They use incentives as their reason that it is in their client’s best interest to give referrals. But their incentive isn’t a discount nor is it dollars. Rather, they get to know their clients very, very well. They get to know their clients so well that they can focus their incentive to meet that individual client’s personality and interests.

For instance, one of their clients is a small publishing company. The company publishes cookbooks. The owner of the company collects antique and rare cookbooks. Although her collection is quite large, she is still constantly looking to add to her collection. Every time she refers someone to her IT service company, they go to a used and rare bookstore and purchase her—you guessed it, an antique cookbook.

They never spend more than 25 or 35 dollars. The incentive is small—nothing compared to what she will spend with them over the course of the year—or what they would have given her in the past. But she will kill to find new referrals that she can make because she appreciates the attention they give her. Obviously, they aren’t giving every client who refers someone to them a cookbook. They go out of their way to show their appreciation to her by doing something unique just for her.

Another of their clients is a minor league baseball team. This team has been around since the 50’s. Over the years, they’ve had hundreds of players come through their team and eventually go on to the majors, some for only a few days, others have become stars. What do they do for this client? Every time the team gives them a referral they find and purchase a baseball artifact associated with one of the players that had played for the team who eventually went on to the majors. The team has started a “museum” (read trophy case) based on the artifacts they’ve received from their referrals. Again, they only spend a few dollars on each item. The dollars they spend isn’t what gets the client’s attention—it’s the attention to detail and the uniquely personal nature of the incentive. Like the publisher above, the baseball team is always looking for referrals to give—and new artifacts to include in their display.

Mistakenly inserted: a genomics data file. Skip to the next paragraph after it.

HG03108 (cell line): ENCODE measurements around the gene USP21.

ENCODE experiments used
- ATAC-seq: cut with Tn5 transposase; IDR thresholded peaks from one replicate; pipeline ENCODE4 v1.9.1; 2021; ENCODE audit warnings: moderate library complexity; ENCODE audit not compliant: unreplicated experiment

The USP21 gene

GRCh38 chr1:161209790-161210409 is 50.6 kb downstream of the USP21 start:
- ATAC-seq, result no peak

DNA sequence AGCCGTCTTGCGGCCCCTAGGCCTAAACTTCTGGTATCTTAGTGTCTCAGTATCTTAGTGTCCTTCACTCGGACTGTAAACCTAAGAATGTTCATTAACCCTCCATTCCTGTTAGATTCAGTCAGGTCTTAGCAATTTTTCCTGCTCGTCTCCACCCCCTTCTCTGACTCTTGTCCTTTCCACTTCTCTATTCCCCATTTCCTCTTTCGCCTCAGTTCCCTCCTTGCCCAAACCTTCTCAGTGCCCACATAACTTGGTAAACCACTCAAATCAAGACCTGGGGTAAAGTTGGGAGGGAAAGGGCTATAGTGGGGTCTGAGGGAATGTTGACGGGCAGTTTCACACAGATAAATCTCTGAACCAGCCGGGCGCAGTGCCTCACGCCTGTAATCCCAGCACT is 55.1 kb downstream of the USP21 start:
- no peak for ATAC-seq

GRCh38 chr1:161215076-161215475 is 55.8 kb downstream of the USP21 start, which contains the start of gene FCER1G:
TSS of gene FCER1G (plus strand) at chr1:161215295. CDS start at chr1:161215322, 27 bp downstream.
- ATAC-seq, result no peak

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Obviously, this incentive system requires getting to know the client well. That’s actually the easy part. The tough part is finding the incentive item. The IT company above may spend weeks looking for the appropriate incentive gift for their minor league client. Instead of investing money in the client’s incentive, they invest their time, their effort, and their creativity. Most importantly, they invest their attention and their sincere interest in the client.

Using incentives can be very effective and need not be costly if done correctly. Avoid costly bribes. Don’t give money; give personal attention. Certainly, don’t give a discount coupon or any other “incentive” to spend more money with you. And avoid blanket incentives that are easy to give and have little impact.

The key to an effective incentive program isn’t the dollar value—it’s the personal value.